Why hire a facilitator?
We’re frequently asked to facilitate a group that has been meeting for some time without making the hoped-for progress. In almost all cases, facilitation has been done by a participant, whether assigned staff or an appointed chair, who wants to take an active role in the discussion because he or she has a stake in the outcome. The definition of a neutral facilitator is not taking a position in the discussion, which is why the self-facilitated model frequently does not work.
In our work with non-profits and the public sector, resources are limited and prioritizing is a constant challenge. Participants frequently have a vested interest in the outcome and available options can feel like a zero-sum game where one's own interests need to be kept front and center, with everything heard through that lens. BERK’s facilitators are trained to listen for points of agreement when they may not be stated the same way or would require some work to reach.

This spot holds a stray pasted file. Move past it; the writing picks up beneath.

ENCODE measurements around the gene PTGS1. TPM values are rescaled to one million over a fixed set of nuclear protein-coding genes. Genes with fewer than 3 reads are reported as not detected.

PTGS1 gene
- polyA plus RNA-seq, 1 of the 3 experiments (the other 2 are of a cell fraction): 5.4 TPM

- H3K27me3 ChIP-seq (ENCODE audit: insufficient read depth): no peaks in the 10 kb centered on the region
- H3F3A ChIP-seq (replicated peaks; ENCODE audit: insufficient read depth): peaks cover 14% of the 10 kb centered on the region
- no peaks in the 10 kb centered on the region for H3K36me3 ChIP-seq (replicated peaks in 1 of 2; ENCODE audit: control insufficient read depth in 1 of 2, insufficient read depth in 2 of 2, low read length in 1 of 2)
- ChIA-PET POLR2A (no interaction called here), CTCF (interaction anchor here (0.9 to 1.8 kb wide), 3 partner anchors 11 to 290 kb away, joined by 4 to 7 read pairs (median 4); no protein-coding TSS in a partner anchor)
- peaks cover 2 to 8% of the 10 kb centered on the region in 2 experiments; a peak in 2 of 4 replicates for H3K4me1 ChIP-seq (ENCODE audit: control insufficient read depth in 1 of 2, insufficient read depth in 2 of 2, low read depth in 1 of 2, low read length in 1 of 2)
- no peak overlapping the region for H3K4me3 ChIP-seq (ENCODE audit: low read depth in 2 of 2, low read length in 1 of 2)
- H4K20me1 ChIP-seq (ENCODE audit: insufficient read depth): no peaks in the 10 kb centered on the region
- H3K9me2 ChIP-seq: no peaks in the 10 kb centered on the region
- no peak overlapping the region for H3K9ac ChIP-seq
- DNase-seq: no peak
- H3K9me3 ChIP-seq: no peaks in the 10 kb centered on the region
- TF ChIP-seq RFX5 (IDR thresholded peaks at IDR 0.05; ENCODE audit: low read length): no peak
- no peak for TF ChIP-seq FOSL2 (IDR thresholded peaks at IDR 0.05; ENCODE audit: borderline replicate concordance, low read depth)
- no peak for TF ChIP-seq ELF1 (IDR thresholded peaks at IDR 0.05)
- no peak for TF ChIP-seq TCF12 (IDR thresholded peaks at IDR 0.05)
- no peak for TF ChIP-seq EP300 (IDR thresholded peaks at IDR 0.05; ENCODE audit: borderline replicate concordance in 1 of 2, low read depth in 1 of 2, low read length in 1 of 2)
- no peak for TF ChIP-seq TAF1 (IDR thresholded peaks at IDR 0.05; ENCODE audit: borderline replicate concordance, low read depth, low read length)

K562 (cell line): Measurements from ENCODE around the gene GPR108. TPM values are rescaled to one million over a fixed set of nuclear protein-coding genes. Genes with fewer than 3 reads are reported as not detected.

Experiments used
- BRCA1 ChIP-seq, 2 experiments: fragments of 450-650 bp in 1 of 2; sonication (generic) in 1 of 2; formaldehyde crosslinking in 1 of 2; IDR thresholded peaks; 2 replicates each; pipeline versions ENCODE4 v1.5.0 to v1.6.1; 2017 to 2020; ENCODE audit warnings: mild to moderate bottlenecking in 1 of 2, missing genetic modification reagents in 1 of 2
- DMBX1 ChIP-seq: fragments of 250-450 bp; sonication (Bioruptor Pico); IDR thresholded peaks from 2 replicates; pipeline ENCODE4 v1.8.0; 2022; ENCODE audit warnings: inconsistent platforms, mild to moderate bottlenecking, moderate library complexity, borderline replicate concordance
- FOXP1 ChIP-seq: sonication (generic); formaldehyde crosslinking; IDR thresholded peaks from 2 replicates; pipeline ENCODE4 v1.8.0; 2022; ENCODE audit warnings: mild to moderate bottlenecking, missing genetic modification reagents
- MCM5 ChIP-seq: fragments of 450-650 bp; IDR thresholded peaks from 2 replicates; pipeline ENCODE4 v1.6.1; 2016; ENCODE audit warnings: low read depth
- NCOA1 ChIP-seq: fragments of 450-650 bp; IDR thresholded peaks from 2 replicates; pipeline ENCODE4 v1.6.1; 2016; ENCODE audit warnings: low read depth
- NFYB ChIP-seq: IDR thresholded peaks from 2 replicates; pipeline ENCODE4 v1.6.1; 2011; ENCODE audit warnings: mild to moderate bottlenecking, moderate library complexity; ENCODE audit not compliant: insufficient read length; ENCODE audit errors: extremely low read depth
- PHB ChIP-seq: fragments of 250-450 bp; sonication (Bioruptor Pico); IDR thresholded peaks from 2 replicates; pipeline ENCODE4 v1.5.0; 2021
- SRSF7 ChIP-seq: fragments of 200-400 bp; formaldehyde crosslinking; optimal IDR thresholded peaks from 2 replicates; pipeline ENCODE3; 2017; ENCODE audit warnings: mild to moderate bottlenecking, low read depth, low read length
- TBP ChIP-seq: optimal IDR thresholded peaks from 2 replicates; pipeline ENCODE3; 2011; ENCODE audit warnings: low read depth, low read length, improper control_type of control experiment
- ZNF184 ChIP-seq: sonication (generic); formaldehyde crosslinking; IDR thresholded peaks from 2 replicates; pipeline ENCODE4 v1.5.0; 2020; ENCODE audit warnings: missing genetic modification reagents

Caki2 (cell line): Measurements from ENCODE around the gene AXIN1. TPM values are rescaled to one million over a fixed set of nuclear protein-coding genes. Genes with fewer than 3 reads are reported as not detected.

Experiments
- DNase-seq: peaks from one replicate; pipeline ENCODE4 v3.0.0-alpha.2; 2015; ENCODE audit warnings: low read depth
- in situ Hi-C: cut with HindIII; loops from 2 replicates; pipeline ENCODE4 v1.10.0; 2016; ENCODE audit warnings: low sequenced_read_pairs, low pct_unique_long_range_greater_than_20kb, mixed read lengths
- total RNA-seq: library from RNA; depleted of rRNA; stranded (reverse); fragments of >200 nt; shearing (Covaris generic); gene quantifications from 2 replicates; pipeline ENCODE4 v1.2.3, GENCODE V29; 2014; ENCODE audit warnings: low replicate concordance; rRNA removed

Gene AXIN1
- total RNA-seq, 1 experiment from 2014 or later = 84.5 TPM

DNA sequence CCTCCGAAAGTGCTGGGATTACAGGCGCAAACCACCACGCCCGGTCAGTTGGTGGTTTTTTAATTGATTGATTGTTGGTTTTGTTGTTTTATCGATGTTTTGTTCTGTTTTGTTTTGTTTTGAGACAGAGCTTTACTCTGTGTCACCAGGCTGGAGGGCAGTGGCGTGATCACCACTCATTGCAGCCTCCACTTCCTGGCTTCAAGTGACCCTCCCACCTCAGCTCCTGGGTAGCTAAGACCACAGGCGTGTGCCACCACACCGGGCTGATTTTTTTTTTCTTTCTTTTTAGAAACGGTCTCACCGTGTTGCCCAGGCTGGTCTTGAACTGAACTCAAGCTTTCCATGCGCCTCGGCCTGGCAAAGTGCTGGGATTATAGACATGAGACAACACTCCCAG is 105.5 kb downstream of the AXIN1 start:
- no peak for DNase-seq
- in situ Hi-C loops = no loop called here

It’s easy and understandable to question the value of a facilitator – why can’t smart people run their own meeting, share their views, and come to agreement? A good facilitator finds ways to balance and hear from the dominant voices, the diplomats, and the reserved; allows enough discussion, but not too much; and keeps the group focused on what matters most. When we do our job best, members of the group have a sense that they appreciate the various perspectives raised by other participants and contributed to a consensus that all truly own.